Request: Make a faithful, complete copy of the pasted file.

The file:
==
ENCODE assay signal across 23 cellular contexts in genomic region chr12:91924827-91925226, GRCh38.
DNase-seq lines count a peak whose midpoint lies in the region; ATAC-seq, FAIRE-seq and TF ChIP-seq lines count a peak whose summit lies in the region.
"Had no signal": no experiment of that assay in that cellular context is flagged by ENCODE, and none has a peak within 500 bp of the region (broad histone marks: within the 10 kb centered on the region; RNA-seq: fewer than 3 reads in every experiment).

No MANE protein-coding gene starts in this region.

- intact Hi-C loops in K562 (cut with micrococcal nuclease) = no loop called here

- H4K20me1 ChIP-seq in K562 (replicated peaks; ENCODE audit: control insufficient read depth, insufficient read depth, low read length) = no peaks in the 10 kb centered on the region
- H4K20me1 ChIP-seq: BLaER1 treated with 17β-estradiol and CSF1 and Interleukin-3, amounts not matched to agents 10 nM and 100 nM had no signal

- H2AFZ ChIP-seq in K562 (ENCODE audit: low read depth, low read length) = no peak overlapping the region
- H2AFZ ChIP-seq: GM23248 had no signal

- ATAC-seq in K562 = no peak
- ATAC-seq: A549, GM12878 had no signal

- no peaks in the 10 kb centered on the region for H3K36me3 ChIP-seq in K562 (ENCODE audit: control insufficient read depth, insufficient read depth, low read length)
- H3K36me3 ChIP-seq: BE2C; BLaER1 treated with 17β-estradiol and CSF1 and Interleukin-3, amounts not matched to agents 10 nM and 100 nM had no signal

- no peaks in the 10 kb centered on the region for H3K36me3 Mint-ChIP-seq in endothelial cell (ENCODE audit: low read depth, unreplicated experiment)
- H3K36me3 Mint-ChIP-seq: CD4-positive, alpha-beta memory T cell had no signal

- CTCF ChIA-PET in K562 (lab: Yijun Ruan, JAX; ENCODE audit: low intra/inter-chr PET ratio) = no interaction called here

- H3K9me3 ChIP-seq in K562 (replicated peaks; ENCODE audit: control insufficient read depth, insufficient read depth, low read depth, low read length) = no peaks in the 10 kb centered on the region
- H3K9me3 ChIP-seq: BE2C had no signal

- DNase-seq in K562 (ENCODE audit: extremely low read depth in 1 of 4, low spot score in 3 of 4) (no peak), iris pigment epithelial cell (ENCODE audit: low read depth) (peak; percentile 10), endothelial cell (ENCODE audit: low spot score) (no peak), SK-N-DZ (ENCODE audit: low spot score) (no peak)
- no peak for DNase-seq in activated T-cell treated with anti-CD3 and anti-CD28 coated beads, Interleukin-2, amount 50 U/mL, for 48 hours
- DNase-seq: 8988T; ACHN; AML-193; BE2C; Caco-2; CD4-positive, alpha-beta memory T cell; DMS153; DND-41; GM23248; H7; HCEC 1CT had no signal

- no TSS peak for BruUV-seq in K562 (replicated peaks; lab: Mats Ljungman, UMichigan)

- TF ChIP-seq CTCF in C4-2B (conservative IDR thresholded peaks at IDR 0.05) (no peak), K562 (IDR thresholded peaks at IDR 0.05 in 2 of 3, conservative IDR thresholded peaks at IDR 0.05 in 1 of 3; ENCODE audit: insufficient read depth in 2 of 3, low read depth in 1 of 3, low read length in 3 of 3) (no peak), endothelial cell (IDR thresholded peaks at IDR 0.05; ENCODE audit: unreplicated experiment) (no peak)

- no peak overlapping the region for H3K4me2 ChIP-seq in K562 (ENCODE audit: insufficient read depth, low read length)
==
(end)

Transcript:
ENCODE assay signal across 23 cellular contexts in genomic region chr12:91924827-91925226, GRCh38.
DNase-seq lines count a peak whose midpoint lies in the region; ATAC-seq, FAIRE-seq and TF ChIP-seq lines count a peak whose summit lies in the region.
"Had no signal": no experiment of that assay in that cellular context is flagged by ENCODE, and none has a peak within 500 bp of the region (broad histone marks: within the 10 kb centered on the region; RNA-seq: fewer than 3 reads in every experiment).

No MANE protein-coding gene starts in this region.

- intact Hi-C loops in K562 (cut with micrococcal nuclease) = no loop called here

- H4K20me1 ChIP-seq in K562 (replicated peaks; ENCODE audit: control insufficient read depth, insufficient read depth, low read length) = no peaks in the 10 kb centered on the region
- H4K20me1 ChIP-seq: BLaER1 treated with 17β-estradiol and CSF1 and Interleukin-3, amounts not matched to agents 10 nM and 100 nM had no signal

- H2AFZ ChIP-seq in K562 (ENCODE audit: low read depth, low read length) = no peak overlapping the region
- H2AFZ ChIP-seq: GM23248 had no signal

- ATAC-seq in K562 = no peak
- ATAC-seq: A549, GM12878 had no signal

- no peaks in the 10 kb centered on the region for H3K36me3 ChIP-seq in K562 (ENCODE audit: control insufficient read depth, insufficient read depth, low read length)
- H3K36me3 ChIP-seq: BE2C; BLaER1 treated with 17β-estradiol and CSF1 and Interleukin-3, amounts not matched to agents 10 nM and 100 nM had no signal

- no peaks in the 10 kb centered on the region for H3K36me3 Mint-ChIP-seq in endothelial cell (ENCODE audit: low read depth, unreplicated experiment)
- H3K36me3 Mint-ChIP-seq: CD4-positive, alpha-beta memory T cell had no signal

- CTCF ChIA-PET in K562 (lab: Yijun Ruan, JAX; ENCODE audit: low intra/inter-chr PET ratio) = no interaction called here

- H3K9me3 ChIP-seq in K562 (replicated peaks; ENCODE audit: control insufficient read depth, insufficient read depth, low read depth, low read length) = no peaks in the 10 kb centered on the region
- H3K9me3 ChIP-seq: BE2C had no signal

- DNase-seq in K562 (ENCODE audit: extremely low read depth in 1 of 4, low spot score in 3 of 4) (no peak), iris pigment epithelial cell (ENCODE audit: low read depth) (peak; percentile 10), endothelial cell (ENCODE audit: low spot score) (no peak), SK-N-DZ (ENCODE audit: low spot score) (no peak)
- no peak for DNase-seq in activated T-cell treated with anti-CD3 and anti-CD28 coated beads, Interleukin-2, amount 50 U/mL, for 48 hours
- DNase-seq: 8988T; ACHN; AML-193; BE2C; Caco-2; CD4-positive, alpha-beta memory T cell; DMS153; DND-41; GM23248; H7; HCEC 1CT had no signal

- no TSS peak for BruUV-seq in K562 (replicated peaks; lab: Mats Ljungman, UMichigan)

- TF ChIP-seq CTCF in C4-2B (conservative IDR thresholded peaks at IDR 0.05) (no peak), K562 (IDR thresholded peaks at IDR 0.05 in 2 of 3, conservative IDR thresholded peaks at IDR 0.05 in 1 of 3; ENCODE audit: insufficient read depth in 2 of 3, low read depth in 1 of 3, low read length in 3 of 3) (no peak), endothelial cell (IDR thresholded peaks at IDR 0.05; ENCODE audit: unreplicated experiment) (no peak)

- no peak overlapping the region for H3K4me2 ChIP-seq in K562 (ENCODE audit: insufficient read depth, low read length)